EXAMPLE VII EXAMPLE VIII About five parts each of cinnamaldehyde phenylhydrazone and tetracyanoethylene in about 100 parts of dimethylformamideare warmed at -90 C. for five minutes. At the end of this time, reaction is complete and the solution is deep magenta in color. The dye formed 1s 2-styryl-1-p (tricyanoviny1)anilinoazomethine. The absorption maximum of this dye is at a wave length between those for the dyes shown in Examples I and V.

EXAMPLE IX About five parts each of phenyl(p-dimethylaminophenylmethylene) amine and tetracyanoethylene are warmed in about parts of dimethylformamide. 2-pdimethylamino 2 phenyl-l-p-(tricyanovinyDphenylazomethine is formed as a deep orange-red dye.

EXAMPLE X Piperonal phenylhydrazone parts) and 64 parts of tetracyanoethylene are heated at 45-50 C. in 94 parts of dimethylformamide 2- (3,4'-methylenedioxyphenyl) 1 p (tricyanovinyl)anilinoazomethine is formed as dark purple crystals having a metallic luster when dry. The yield is 107 parts (62%), and the dye melts at 265 C. An acetone solution of the dye shows an absorption maximum at 540 millimicrons with a molecular extinction coeflicient of 45,300.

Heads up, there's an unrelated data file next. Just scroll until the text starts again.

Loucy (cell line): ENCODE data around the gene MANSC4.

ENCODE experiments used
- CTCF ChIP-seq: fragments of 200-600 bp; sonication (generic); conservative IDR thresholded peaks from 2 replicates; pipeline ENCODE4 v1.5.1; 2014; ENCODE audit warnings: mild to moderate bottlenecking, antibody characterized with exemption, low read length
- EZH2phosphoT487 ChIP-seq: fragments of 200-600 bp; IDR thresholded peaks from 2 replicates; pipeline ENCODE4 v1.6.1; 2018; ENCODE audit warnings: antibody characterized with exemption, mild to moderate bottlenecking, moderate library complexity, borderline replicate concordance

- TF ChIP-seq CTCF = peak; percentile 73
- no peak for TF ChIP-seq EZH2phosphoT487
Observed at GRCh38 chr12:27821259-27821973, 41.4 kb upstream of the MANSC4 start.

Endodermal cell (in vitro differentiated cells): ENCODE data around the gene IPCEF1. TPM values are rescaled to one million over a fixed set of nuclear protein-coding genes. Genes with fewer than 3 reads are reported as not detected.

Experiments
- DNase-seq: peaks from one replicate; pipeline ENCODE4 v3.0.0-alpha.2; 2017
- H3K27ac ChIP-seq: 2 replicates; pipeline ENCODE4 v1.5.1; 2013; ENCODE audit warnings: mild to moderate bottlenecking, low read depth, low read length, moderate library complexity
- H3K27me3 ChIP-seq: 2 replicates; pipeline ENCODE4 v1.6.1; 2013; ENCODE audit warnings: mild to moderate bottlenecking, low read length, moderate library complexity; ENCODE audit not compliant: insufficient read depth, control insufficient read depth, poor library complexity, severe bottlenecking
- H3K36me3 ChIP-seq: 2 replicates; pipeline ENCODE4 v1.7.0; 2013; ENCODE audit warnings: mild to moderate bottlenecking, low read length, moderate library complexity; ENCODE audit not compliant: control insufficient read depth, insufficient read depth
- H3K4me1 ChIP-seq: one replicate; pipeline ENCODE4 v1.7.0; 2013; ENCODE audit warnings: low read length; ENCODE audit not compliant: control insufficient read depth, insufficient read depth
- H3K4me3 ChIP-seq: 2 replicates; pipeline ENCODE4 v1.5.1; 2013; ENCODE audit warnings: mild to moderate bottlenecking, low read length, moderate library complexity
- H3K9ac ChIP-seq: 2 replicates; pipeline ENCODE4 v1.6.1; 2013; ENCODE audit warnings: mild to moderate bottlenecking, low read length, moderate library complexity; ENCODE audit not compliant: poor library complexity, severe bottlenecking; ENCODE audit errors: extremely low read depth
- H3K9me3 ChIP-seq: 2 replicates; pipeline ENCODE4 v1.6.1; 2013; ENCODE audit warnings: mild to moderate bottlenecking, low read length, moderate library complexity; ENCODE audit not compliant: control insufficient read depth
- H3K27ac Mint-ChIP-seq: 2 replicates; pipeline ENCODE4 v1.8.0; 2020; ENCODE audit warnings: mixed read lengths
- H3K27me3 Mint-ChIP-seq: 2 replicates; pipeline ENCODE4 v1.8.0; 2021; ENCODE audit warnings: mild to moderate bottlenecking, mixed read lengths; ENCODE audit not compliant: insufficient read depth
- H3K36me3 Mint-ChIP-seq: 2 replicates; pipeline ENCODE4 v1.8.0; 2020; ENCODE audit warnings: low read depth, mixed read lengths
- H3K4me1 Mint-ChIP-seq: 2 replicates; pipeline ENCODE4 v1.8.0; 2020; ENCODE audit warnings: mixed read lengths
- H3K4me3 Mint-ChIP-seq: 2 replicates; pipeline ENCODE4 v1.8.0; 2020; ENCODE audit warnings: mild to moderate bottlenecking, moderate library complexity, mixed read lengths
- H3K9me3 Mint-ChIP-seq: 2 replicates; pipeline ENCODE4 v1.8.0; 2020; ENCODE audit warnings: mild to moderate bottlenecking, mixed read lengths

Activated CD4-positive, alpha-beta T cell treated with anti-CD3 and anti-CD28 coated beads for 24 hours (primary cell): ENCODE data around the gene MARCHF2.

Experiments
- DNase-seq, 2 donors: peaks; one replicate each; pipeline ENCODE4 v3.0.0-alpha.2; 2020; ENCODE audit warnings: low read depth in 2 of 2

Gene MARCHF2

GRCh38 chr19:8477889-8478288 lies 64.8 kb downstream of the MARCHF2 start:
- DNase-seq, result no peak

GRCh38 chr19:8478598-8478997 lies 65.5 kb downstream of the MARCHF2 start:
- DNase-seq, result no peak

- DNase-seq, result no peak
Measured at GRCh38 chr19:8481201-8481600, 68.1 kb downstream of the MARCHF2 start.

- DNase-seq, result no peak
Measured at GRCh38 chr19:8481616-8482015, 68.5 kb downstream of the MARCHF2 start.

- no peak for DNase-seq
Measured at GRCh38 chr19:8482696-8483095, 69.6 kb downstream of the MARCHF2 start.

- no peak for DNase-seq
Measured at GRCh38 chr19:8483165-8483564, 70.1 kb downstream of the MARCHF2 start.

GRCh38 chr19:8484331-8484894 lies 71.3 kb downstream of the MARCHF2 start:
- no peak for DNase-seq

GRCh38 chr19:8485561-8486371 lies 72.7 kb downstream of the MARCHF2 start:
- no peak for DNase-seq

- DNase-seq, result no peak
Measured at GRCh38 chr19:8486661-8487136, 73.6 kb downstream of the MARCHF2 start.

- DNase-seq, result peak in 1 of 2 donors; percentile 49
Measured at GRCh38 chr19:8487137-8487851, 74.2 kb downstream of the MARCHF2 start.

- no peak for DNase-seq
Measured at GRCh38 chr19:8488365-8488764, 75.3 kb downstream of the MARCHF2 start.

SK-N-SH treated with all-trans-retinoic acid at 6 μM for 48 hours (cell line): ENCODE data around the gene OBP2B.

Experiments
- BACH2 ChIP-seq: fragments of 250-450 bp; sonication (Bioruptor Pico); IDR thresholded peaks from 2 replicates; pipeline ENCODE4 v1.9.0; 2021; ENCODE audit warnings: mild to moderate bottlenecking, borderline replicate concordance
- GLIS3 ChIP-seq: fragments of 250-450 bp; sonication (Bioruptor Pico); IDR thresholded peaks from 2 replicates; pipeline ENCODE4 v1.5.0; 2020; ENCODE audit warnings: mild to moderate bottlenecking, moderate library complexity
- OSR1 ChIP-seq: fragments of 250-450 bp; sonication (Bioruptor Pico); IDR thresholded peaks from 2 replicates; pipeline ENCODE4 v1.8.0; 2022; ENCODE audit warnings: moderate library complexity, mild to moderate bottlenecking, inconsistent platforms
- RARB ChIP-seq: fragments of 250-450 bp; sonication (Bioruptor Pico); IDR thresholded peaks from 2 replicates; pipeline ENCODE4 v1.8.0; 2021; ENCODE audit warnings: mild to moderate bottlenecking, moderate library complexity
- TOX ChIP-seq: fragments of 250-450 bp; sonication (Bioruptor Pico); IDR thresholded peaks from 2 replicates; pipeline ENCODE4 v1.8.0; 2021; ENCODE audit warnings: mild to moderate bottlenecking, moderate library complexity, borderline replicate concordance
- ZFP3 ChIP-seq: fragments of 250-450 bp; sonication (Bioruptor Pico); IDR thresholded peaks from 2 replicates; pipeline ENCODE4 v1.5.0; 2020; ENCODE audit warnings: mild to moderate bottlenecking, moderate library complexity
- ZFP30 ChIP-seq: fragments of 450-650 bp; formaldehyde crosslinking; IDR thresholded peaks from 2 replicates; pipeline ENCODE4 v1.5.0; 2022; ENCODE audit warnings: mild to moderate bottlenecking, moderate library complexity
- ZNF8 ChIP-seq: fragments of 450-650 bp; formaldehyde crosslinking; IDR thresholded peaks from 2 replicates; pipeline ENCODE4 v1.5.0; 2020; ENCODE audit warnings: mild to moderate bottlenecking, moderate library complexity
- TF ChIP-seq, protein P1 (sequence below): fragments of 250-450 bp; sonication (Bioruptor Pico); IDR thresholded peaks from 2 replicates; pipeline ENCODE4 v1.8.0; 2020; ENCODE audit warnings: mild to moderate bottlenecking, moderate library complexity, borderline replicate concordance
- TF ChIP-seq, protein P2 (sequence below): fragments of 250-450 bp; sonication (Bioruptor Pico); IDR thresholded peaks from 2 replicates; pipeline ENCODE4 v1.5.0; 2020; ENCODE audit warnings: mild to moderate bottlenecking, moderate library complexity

Anal.Calcd. for C H O N N, 20.52. Found: N, 20.05.

EXAMPLE XI About five parts each of l-naphthaldehyde phenylhy- CI, 10.7; N, 21.15,

Veratraldehyde phenylhydrazone (223 parts) is dissolved in 472 parts of dimethylformamide and heated to 49 C. Finely powdered tetracyanoethylene (111 parts) is added portionwise with agitation while the reaction mixture is maintained at temperatures in the range of 40-50 C. When the reaction is complete, the mixture is cooled to C. and filtered torecover glistening green crystals of 2-(3,4-dimethoxyphenyl)-1-p-(tricyanovinyl)- anilinoazomethine. The yield is 180 parts (58%). A portion of the dye recrystallized from butyl alsohol melts at 275 C. An additional 131 parts of 2-(3,4-dimethoxyphenyl) 1 p-(tricyanovinyl)anilinoazomethine, melting at 271 C., is obtained by precipitation of the original filtrate in ice. An acetone solution of this dye shows an absorption maximum at 542 millimierons with a molecular extinction coefficient of 44,600.

Anal.--Calcd. for C H O N C, 67.25; H, 4.21; N, 19.6. Found: C, 67.15; H, 4.61; N, 20.33.-